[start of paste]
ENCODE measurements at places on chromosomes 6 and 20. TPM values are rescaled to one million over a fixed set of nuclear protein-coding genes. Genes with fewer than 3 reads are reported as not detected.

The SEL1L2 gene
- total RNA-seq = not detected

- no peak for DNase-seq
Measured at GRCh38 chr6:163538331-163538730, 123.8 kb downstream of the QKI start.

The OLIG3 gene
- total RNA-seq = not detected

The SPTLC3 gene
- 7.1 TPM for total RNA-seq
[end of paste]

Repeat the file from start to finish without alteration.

ENCODE measurements at places on chromosomes 6 and 20. TPM values are rescaled to one million over a fixed set of nuclear protein-coding genes. Genes with fewer than 3 reads are reported as not detected.

The SEL1L2 gene
- total RNA-seq = not detected

- no peak for DNase-seq
Measured at GRCh38 chr6:163538331-163538730, 123.8 kb downstream of the QKI start.

The OLIG3 gene
- total RNA-seq = not detected

The SPTLC3 gene
- 7.1 TPM for total RNA-seq